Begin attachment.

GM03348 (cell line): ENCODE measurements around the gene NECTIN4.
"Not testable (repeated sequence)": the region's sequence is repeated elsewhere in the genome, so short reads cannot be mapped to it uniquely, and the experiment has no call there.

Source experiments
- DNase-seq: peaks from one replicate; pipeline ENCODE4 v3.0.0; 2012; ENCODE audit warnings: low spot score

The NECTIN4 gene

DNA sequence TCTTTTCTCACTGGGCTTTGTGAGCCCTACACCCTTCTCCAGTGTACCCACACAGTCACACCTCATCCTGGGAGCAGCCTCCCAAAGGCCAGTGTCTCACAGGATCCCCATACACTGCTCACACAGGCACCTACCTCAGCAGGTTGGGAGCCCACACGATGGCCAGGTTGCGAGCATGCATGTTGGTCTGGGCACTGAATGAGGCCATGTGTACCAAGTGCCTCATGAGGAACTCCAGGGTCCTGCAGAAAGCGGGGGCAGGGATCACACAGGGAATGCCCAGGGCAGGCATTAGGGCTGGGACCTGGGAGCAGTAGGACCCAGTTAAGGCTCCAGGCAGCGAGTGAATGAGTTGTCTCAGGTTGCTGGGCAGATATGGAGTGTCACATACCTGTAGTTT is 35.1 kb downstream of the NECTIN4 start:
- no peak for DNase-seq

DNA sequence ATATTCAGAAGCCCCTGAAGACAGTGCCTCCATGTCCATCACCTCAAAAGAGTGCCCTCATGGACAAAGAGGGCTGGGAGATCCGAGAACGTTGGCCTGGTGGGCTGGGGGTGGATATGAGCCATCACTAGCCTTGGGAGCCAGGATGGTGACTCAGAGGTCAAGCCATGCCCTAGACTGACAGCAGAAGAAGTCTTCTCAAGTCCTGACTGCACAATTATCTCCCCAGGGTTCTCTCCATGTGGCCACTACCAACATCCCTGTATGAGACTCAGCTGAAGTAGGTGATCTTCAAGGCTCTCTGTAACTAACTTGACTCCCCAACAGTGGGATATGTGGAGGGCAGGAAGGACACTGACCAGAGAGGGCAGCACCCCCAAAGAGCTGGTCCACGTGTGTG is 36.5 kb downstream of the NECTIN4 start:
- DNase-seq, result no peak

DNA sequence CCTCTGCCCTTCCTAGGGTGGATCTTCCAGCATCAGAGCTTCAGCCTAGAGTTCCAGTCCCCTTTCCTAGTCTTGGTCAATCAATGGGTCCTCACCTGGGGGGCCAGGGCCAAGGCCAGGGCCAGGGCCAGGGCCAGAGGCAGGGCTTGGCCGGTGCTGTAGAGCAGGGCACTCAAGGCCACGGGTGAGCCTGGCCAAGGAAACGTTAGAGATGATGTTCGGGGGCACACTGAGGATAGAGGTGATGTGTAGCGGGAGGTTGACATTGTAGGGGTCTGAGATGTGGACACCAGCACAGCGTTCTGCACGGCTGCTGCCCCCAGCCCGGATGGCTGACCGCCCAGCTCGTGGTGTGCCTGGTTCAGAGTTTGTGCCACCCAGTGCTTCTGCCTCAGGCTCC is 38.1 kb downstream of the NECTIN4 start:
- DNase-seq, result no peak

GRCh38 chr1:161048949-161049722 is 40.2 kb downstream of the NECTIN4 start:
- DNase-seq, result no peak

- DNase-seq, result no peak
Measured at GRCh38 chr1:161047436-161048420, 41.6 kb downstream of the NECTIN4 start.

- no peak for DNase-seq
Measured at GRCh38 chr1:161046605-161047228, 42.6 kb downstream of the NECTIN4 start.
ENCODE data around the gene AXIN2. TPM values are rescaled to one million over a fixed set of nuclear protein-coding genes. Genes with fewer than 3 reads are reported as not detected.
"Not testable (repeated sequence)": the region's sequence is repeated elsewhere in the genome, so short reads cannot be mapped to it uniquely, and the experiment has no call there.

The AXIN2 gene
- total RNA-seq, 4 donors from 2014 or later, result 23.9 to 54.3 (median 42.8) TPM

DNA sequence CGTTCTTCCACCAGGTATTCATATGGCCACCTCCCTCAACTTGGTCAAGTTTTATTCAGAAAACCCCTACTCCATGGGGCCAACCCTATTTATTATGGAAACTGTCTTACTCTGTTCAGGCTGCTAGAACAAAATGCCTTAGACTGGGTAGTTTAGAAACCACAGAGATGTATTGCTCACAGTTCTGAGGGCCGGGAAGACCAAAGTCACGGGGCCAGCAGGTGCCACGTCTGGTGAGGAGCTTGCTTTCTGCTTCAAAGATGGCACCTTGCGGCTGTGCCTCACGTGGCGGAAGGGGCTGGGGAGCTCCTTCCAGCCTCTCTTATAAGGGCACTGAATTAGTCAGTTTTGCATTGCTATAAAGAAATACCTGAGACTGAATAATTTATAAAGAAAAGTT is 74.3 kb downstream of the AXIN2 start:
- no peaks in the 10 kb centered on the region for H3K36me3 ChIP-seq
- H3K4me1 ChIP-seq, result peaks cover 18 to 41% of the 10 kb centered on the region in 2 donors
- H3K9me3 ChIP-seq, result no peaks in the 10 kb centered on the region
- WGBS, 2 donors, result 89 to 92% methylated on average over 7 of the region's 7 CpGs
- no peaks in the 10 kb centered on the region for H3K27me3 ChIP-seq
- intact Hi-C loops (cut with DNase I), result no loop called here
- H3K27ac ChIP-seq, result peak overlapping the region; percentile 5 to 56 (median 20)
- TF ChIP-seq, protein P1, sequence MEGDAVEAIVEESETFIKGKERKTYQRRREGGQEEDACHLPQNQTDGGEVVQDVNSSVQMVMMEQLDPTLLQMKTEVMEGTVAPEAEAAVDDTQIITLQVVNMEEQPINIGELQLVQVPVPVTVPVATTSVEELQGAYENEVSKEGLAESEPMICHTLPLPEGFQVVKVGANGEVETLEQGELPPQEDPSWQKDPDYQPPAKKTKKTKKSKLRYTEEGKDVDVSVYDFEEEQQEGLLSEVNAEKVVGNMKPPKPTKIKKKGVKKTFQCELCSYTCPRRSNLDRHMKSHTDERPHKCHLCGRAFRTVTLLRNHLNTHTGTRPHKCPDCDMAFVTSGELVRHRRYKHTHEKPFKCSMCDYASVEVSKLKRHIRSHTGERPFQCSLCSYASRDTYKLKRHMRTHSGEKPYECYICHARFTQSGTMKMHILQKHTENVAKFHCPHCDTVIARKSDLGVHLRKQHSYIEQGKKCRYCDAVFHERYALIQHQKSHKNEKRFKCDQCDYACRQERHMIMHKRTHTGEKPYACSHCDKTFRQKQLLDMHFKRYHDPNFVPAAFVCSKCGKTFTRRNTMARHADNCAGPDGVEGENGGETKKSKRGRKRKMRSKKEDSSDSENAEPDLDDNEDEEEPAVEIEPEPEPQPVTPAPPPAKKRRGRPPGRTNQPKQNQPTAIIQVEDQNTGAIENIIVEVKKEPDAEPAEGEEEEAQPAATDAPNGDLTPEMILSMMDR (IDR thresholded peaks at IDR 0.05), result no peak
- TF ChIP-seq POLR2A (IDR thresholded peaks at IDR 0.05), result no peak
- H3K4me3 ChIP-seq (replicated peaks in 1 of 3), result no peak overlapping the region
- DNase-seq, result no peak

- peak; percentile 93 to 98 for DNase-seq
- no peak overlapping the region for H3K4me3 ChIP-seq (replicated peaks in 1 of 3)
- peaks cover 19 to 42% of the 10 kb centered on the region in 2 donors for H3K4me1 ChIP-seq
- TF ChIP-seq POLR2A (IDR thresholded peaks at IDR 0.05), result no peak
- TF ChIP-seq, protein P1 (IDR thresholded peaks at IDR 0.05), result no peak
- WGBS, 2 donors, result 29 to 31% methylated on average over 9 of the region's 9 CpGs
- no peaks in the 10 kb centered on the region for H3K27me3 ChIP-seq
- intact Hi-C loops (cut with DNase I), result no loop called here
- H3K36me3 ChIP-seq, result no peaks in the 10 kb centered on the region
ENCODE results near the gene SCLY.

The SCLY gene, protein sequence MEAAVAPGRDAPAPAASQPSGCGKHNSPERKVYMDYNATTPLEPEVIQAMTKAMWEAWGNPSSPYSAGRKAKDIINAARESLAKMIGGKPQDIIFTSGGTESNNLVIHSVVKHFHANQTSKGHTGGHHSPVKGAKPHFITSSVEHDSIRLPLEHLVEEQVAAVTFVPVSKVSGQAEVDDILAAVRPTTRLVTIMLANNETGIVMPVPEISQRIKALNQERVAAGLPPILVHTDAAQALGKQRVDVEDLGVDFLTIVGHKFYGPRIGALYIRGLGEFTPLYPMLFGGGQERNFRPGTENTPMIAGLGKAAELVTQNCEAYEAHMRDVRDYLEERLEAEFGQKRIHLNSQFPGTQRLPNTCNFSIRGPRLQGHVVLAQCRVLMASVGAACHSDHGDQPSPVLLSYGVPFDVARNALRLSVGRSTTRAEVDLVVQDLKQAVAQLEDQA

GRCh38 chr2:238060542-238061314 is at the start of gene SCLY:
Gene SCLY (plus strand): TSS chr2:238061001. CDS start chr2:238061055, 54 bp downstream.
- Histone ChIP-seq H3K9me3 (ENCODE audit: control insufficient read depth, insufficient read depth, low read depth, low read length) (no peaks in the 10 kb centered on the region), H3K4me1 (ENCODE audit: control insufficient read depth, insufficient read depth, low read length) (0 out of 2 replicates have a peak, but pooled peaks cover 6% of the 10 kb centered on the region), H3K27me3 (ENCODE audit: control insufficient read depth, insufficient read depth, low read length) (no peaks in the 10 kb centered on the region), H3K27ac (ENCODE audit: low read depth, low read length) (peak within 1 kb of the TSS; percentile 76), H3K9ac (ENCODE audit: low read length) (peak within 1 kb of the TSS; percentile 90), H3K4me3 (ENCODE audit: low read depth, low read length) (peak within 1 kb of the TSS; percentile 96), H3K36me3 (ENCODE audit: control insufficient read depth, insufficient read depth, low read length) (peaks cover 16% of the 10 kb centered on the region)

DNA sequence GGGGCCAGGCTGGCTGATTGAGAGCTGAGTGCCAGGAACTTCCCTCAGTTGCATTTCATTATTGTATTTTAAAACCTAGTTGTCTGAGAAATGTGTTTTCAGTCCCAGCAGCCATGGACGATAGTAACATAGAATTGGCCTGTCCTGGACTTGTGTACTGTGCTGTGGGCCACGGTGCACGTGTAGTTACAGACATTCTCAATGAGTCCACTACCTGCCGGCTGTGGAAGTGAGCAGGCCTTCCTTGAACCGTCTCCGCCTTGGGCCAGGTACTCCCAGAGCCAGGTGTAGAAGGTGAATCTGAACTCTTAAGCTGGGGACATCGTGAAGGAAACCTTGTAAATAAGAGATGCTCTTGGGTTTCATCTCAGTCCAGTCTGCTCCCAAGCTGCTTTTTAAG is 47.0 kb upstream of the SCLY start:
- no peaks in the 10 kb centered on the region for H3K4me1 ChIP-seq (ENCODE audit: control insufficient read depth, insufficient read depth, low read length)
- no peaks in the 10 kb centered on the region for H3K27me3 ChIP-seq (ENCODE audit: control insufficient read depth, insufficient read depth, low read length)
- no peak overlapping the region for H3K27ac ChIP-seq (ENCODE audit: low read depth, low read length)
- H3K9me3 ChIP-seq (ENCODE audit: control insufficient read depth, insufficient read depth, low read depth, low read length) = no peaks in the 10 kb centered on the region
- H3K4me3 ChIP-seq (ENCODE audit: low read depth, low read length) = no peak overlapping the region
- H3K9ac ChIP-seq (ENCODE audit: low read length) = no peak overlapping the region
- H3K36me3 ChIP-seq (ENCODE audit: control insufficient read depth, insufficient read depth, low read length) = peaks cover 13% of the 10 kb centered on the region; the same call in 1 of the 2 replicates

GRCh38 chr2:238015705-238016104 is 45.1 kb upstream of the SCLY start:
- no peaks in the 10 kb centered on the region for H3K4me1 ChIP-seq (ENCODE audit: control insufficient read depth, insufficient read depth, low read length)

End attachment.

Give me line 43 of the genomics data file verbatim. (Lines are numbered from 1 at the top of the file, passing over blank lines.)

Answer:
ENCODE results near the gene SCLY.